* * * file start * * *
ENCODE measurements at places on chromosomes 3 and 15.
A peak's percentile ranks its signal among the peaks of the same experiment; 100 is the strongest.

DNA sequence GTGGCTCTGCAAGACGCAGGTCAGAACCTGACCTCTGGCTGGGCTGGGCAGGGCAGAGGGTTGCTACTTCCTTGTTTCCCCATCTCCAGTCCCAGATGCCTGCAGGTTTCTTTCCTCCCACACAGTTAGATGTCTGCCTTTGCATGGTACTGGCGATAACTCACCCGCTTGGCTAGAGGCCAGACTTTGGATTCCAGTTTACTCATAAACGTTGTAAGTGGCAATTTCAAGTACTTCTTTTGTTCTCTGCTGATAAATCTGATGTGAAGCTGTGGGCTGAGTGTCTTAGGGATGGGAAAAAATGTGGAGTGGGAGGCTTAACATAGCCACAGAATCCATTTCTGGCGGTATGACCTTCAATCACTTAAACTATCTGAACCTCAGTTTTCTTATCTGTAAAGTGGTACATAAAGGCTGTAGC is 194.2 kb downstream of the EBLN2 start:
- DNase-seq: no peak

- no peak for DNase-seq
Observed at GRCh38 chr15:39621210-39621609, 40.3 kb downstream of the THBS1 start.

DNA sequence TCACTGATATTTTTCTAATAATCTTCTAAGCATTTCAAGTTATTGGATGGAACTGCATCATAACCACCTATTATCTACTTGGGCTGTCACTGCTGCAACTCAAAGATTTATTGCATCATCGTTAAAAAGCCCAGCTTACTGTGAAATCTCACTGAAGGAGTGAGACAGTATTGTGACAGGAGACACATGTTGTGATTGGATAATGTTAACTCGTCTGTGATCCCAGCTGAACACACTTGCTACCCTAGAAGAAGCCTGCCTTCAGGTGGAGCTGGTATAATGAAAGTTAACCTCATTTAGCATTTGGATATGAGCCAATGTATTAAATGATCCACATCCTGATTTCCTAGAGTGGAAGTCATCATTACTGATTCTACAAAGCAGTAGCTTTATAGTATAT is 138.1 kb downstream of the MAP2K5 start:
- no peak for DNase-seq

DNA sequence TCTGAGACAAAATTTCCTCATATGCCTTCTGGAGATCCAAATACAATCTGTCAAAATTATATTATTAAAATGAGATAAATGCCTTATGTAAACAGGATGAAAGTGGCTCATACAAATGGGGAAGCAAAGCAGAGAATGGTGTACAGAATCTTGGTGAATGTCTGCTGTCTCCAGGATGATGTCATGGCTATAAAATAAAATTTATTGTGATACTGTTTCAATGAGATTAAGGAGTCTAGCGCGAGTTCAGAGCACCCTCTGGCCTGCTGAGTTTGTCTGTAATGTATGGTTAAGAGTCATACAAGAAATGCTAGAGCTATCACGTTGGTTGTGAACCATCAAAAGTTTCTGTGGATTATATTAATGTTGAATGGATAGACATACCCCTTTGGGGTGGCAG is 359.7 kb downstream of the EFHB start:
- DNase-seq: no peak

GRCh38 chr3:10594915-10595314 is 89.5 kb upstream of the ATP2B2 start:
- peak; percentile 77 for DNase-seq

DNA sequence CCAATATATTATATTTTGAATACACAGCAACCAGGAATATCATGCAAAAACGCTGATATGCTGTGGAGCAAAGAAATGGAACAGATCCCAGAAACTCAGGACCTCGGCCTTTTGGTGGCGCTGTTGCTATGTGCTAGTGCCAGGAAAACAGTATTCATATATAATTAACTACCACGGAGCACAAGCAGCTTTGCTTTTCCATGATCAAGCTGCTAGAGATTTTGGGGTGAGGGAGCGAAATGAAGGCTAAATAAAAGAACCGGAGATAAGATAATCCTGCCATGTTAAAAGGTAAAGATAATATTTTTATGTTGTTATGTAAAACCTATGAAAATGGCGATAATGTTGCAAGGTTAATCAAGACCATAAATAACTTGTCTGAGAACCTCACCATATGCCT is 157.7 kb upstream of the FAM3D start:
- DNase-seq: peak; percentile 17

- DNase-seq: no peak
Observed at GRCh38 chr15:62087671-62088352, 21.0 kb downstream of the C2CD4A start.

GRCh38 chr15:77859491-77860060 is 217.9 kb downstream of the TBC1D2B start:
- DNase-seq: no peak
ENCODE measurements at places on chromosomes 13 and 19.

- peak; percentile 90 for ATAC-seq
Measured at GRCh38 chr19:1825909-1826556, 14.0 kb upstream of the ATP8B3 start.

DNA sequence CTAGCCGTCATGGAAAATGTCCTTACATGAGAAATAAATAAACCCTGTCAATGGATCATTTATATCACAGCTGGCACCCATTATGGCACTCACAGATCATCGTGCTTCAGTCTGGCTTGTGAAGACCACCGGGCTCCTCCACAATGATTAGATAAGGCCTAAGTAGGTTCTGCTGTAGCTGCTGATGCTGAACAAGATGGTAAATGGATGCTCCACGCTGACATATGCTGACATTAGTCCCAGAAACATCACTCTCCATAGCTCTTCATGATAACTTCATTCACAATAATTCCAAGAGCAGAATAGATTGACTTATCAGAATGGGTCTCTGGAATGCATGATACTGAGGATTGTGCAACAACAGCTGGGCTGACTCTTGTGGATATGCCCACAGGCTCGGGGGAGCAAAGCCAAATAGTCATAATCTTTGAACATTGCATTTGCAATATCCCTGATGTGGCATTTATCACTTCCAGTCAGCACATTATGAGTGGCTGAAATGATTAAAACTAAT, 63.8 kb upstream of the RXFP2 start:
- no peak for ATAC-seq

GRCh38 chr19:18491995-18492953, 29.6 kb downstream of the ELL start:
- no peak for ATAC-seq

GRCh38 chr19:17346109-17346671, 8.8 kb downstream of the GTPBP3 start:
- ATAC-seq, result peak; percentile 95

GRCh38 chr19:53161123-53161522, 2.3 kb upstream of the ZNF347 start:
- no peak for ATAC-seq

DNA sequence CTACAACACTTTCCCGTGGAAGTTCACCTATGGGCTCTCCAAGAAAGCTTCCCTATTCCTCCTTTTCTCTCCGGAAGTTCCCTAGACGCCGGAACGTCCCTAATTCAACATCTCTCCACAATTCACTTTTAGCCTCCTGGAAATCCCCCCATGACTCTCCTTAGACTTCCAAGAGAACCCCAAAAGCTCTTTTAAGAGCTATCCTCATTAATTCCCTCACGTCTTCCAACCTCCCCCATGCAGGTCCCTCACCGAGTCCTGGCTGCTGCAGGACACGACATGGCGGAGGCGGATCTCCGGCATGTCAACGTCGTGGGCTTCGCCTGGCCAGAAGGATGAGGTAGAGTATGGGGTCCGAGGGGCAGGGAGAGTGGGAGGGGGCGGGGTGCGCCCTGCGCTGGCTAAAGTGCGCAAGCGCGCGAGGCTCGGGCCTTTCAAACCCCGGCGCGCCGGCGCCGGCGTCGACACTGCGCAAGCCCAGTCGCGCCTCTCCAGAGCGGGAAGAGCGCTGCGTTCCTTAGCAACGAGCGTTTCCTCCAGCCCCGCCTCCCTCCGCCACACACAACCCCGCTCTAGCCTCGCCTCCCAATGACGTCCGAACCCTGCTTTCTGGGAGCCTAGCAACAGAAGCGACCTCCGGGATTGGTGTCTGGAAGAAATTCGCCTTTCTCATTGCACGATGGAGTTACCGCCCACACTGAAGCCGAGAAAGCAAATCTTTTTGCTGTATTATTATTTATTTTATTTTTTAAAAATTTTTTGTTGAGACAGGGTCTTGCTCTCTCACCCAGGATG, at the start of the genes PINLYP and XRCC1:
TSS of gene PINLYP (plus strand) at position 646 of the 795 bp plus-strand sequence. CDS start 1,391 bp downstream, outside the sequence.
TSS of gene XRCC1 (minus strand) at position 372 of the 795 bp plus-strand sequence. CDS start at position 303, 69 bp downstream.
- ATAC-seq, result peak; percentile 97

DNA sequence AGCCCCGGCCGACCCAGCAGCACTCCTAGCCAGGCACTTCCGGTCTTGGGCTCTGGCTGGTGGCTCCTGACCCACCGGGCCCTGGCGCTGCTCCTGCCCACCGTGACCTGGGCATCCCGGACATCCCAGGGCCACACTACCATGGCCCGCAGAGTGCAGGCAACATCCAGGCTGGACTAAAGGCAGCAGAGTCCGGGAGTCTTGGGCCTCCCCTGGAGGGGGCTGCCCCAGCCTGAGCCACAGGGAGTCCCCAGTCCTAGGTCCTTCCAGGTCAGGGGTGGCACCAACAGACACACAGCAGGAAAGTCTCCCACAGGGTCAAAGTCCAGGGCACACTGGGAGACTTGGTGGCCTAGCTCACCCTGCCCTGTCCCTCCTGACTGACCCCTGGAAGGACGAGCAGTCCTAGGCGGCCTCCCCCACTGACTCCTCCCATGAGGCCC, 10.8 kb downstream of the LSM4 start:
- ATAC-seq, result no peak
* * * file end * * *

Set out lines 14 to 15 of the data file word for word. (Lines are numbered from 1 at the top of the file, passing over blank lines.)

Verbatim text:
- DNase-seq: peak; percentile 17

- DNase-seq: no peak